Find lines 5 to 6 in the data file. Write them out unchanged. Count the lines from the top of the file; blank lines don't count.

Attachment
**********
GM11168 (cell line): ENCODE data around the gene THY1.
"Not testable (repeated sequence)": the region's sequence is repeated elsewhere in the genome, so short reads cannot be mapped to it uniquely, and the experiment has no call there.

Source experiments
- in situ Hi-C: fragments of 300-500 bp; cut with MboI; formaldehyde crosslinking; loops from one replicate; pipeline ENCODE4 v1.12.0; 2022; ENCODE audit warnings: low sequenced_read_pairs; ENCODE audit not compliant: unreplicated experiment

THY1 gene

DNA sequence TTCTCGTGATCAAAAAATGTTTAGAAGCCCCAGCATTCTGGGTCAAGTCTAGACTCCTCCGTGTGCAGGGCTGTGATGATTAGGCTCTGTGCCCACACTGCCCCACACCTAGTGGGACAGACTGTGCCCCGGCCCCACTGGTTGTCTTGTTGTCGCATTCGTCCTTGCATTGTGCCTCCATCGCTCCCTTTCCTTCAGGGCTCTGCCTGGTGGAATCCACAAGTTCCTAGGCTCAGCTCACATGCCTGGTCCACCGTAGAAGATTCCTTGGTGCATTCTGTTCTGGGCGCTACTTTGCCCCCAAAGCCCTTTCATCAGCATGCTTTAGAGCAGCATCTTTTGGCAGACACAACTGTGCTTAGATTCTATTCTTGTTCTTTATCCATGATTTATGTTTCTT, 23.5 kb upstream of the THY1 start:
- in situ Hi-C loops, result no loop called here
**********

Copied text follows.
THY1 gene

DNA sequence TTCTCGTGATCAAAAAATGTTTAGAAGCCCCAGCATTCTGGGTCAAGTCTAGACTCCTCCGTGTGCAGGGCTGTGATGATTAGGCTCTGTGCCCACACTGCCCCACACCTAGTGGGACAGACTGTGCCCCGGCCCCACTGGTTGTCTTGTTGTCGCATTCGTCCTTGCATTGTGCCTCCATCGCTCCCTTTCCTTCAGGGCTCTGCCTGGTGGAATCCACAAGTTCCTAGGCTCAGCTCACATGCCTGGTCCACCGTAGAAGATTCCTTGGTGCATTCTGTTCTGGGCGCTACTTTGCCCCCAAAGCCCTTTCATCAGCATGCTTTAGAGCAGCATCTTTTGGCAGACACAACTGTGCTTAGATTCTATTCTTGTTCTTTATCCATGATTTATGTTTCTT, 23.5 kb upstream of the THY1 start: